Matsudaira Yoshinaga

In this Japanese name, the family name is Matsudaira.
Matsudaira Yoshinaga

Matsudaira Yoshinaga
16th Lord of Fukui
In office
Preceded by Matsudaira Narisawa
Succeeded by Matsudaira Mochiaki
Personal details
Born (1828-10-10)October 10, 1828
Edo, Japan
Died June 2, 1890(1890-06-02) (aged 61)
Tokyo, Japan
Nationality Japanese
Spouse(s) Hosokawa Yū

Matsudaira Yoshinaga (松平 慶永, October 10, 1828 June 2, 1890), also known as Matsudaira Keiei,[1] or Matsudaira Shungaku (春嶽) was a Japanese daimyo of the Edo period. He was head of the Fukui Domain in Echizen Province.[2] He is counted as one of the "Four Wise Lords of the bakumatsu" (幕末の四賢侯 Bakumatsu no Shikenkō), along with Date Munenari, Yamauchi Yōdō and Shimazu Nariakira.

Early life

He was born as the eighth son of Tokugawa Narimasa in Tayasu house of Edo Castle. In his early life he was called "Nishikino-joh". Nishikino-joh was designated to be adopted to Matsudaira Katsuyoshi, the lord of Iyo-matsuyama Domain before he was born, and it was officially announced on November 25, 1837.

On July 27, 1838, Nariyoshi matsudaira, a young lord of Fukui Domain suddenly died. As he has no sons, the wife of the former lord of Fukui, Shoso-in, and Tokugawa Ieyoshi, the 12th Shogun (he was also a brother of Nariyoshi) decided to adopt Nishikino-joh to Matsudaira Family. He succeeded Echizen-Matsudaira family and a position as a ruler of Fukui in his age of 11. After his Gen-puku (coming of Age ceremony), he named himself as "Yoshinaga", after the name of Shogun IeYOSHI. "Yoshinaga" is his imina and "Shungaku" (春嶽: Spring Mountain) is his .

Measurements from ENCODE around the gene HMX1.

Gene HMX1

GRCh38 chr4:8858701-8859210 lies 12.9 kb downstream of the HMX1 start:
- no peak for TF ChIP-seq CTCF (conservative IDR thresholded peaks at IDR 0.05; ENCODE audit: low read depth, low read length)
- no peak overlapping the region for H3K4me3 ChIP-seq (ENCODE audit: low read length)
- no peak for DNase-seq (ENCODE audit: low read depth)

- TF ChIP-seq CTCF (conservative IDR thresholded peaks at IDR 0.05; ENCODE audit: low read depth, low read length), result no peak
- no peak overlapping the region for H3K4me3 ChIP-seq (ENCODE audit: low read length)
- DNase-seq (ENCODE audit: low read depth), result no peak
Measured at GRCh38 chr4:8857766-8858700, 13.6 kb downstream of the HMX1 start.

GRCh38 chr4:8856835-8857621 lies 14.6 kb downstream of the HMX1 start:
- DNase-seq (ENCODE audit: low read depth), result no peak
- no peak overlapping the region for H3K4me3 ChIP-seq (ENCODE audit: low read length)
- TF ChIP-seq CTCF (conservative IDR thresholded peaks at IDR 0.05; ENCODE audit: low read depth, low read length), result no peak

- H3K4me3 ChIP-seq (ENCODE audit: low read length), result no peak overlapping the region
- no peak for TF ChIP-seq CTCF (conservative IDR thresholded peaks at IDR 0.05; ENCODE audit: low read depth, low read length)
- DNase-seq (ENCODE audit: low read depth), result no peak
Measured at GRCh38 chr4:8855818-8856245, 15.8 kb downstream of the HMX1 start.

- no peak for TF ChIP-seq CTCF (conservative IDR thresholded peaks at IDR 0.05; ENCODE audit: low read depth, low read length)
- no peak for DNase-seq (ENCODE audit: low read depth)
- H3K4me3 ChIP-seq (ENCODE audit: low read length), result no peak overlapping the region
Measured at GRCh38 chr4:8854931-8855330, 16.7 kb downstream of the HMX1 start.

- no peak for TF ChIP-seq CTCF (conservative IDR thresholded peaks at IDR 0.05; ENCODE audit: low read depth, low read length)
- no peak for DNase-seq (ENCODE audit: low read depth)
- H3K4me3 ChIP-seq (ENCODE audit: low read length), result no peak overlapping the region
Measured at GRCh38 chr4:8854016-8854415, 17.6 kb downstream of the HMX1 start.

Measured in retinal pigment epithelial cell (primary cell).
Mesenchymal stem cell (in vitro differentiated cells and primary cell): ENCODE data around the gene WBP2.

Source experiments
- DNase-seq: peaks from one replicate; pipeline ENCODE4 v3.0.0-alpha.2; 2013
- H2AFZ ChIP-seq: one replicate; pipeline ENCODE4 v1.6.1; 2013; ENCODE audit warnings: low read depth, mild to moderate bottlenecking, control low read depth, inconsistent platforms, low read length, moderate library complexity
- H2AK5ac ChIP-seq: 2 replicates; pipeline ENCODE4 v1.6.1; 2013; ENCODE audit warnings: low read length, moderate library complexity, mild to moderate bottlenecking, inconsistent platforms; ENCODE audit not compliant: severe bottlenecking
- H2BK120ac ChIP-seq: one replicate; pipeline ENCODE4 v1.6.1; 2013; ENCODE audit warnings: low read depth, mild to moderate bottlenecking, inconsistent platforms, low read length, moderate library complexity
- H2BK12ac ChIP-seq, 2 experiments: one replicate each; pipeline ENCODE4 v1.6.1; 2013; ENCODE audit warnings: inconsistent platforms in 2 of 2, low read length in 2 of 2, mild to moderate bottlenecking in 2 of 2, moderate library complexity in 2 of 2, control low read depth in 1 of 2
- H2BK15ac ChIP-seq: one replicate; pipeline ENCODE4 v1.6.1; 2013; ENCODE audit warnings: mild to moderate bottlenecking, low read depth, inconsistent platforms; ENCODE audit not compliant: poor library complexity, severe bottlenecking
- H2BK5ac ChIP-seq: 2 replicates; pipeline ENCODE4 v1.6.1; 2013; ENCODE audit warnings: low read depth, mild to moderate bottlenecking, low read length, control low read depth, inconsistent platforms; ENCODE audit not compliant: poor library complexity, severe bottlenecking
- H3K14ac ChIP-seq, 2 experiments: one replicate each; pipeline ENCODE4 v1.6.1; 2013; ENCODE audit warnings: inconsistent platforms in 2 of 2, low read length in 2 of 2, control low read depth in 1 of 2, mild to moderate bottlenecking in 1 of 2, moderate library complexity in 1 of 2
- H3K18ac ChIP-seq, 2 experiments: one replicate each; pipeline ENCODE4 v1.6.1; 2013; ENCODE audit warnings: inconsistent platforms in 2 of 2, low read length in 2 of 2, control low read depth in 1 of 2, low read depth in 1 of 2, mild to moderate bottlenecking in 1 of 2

As a Local Ruler

On April 6, 1839, his marriage with Princess Yu, a daughter of Lord Hosokawa Narimori of Kumamoto Domain, was accepted by Shogunate.

At the same year, he decided to cut half the salary of all his samurai retainers and also his own expense for five years to restore financial health of Fukui. In January 1840, the discharge of Matsudaira Shume, the centre of conservative party enabled reformists such as Nakane Yukie to lead the Domain politics. Supported by Nakane, Yuri Kimimasa and Hashimoto Sanai, Yoshinaga performed innovative work such as establishment of translation bureau "Yogaku sho (foreign knowledge centre)" and military renovation.